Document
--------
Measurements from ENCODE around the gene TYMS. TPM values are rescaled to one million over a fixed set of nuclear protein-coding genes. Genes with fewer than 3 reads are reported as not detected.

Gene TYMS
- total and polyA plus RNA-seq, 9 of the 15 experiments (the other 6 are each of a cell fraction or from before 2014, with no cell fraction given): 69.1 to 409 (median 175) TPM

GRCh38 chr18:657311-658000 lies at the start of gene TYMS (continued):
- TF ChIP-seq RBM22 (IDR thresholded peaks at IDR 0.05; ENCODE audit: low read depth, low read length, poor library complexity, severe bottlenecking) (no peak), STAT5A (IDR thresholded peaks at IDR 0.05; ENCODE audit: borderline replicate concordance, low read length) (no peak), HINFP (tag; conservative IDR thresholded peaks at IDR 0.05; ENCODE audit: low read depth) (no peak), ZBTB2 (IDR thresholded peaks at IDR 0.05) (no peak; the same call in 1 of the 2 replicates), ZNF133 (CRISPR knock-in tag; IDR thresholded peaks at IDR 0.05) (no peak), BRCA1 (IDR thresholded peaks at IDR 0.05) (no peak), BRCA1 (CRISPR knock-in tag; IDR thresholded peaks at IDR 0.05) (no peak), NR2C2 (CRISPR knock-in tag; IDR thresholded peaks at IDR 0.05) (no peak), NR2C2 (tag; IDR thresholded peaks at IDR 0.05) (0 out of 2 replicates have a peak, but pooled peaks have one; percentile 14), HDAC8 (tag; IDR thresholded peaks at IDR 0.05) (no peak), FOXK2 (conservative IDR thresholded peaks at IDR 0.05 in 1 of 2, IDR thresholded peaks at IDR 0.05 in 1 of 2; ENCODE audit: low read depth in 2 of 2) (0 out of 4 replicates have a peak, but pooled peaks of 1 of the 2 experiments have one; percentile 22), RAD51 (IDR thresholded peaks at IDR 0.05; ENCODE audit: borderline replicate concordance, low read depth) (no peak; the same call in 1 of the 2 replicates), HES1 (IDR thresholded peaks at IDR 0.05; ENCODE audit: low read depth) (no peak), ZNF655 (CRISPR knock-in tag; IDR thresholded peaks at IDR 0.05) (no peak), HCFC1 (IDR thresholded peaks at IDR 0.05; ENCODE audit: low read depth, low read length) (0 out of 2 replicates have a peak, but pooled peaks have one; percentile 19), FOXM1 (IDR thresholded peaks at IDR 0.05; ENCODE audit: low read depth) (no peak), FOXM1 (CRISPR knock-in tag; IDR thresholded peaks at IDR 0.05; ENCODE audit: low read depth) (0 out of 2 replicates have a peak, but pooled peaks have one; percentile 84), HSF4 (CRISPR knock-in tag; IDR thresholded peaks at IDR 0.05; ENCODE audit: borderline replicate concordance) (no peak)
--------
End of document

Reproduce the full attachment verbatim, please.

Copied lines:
Measurements from ENCODE around the gene TYMS. TPM values are rescaled to one million over a fixed set of nuclear protein-coding genes. Genes with fewer than 3 reads are reported as not detected.

Gene TYMS
- total and polyA plus RNA-seq, 9 of the 15 experiments (the other 6 are each of a cell fraction or from before 2014, with no cell fraction given): 69.1 to 409 (median 175) TPM

GRCh38 chr18:657311-658000 lies at the start of gene TYMS (continued):
- TF ChIP-seq RBM22 (IDR thresholded peaks at IDR 0.05; ENCODE audit: low read depth, low read length, poor library complexity, severe bottlenecking) (no peak), STAT5A (IDR thresholded peaks at IDR 0.05; ENCODE audit: borderline replicate concordance, low read length) (no peak), HINFP (tag; conservative IDR thresholded peaks at IDR 0.05; ENCODE audit: low read depth) (no peak), ZBTB2 (IDR thresholded peaks at IDR 0.05) (no peak; the same call in 1 of the 2 replicates), ZNF133 (CRISPR knock-in tag; IDR thresholded peaks at IDR 0.05) (no peak), BRCA1 (IDR thresholded peaks at IDR 0.05) (no peak), BRCA1 (CRISPR knock-in tag; IDR thresholded peaks at IDR 0.05) (no peak), NR2C2 (CRISPR knock-in tag; IDR thresholded peaks at IDR 0.05) (no peak), NR2C2 (tag; IDR thresholded peaks at IDR 0.05) (0 out of 2 replicates have a peak, but pooled peaks have one; percentile 14), HDAC8 (tag; IDR thresholded peaks at IDR 0.05) (no peak), FOXK2 (conservative IDR thresholded peaks at IDR 0.05 in 1 of 2, IDR thresholded peaks at IDR 0.05 in 1 of 2; ENCODE audit: low read depth in 2 of 2) (0 out of 4 replicates have a peak, but pooled peaks of 1 of the 2 experiments have one; percentile 22), RAD51 (IDR thresholded peaks at IDR 0.05; ENCODE audit: borderline replicate concordance, low read depth) (no peak; the same call in 1 of the 2 replicates), HES1 (IDR thresholded peaks at IDR 0.05; ENCODE audit: low read depth) (no peak), ZNF655 (CRISPR knock-in tag; IDR thresholded peaks at IDR 0.05) (no peak), HCFC1 (IDR thresholded peaks at IDR 0.05; ENCODE audit: low read depth, low read length) (0 out of 2 replicates have a peak, but pooled peaks have one; percentile 19), FOXM1 (IDR thresholded peaks at IDR 0.05; ENCODE audit: low read depth) (no peak), FOXM1 (CRISPR knock-in tag; IDR thresholded peaks at IDR 0.05; ENCODE audit: low read depth) (0 out of 2 replicates have a peak, but pooled peaks have one; percentile 84), HSF4 (CRISPR knock-in tag; IDR thresholded peaks at IDR 0.05; ENCODE audit: borderline replicate concordance) (no peak)